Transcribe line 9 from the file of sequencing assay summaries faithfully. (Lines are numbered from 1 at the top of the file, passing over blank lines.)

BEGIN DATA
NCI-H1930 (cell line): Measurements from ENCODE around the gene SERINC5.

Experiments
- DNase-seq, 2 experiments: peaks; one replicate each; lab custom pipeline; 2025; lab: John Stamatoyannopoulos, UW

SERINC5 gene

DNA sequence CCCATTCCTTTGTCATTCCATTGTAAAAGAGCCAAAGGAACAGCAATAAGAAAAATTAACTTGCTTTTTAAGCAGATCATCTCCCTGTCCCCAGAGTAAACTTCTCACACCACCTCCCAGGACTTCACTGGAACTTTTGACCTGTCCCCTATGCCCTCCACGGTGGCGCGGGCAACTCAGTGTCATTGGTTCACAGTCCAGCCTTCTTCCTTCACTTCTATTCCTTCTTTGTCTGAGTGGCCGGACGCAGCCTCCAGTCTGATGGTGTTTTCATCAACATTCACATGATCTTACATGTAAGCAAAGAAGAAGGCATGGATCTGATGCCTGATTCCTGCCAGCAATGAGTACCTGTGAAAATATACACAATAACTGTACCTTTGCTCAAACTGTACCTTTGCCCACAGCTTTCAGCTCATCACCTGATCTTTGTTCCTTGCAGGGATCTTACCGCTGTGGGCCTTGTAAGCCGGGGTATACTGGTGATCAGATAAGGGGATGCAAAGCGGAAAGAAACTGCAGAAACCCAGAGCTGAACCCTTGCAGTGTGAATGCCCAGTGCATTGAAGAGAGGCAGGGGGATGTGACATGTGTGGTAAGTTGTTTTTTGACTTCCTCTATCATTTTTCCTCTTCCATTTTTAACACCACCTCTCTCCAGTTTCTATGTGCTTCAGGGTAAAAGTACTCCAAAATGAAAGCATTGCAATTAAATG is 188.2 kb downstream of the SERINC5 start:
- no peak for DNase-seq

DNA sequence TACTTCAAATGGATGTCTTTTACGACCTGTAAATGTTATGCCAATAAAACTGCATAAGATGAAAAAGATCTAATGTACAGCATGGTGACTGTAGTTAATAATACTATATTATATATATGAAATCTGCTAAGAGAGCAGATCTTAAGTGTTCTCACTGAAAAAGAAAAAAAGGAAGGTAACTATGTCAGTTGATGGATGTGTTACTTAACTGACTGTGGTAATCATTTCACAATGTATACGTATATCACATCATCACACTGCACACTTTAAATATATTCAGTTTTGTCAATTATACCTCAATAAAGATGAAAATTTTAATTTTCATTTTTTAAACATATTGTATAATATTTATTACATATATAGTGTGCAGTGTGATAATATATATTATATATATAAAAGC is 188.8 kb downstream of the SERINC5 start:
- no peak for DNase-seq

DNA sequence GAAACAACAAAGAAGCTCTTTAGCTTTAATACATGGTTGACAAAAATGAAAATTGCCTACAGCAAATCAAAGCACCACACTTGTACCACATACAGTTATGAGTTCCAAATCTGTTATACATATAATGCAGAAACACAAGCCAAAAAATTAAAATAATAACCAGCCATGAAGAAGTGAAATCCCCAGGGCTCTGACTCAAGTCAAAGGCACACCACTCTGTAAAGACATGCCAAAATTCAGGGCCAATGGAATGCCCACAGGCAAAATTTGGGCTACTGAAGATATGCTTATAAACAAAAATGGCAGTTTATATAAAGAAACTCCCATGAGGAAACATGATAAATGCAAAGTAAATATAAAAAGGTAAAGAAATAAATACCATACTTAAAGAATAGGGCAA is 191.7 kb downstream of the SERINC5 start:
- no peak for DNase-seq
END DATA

DNA sequence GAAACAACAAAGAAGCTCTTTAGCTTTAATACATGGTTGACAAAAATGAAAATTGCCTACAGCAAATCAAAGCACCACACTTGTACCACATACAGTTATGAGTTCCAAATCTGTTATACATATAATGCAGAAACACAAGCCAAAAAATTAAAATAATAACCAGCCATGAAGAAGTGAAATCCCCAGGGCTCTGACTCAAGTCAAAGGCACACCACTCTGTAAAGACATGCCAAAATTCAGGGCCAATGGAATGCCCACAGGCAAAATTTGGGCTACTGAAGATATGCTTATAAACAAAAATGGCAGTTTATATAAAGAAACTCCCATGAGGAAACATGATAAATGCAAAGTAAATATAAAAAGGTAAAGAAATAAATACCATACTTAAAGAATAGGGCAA is 191.7 kb downstream of the SERINC5 start: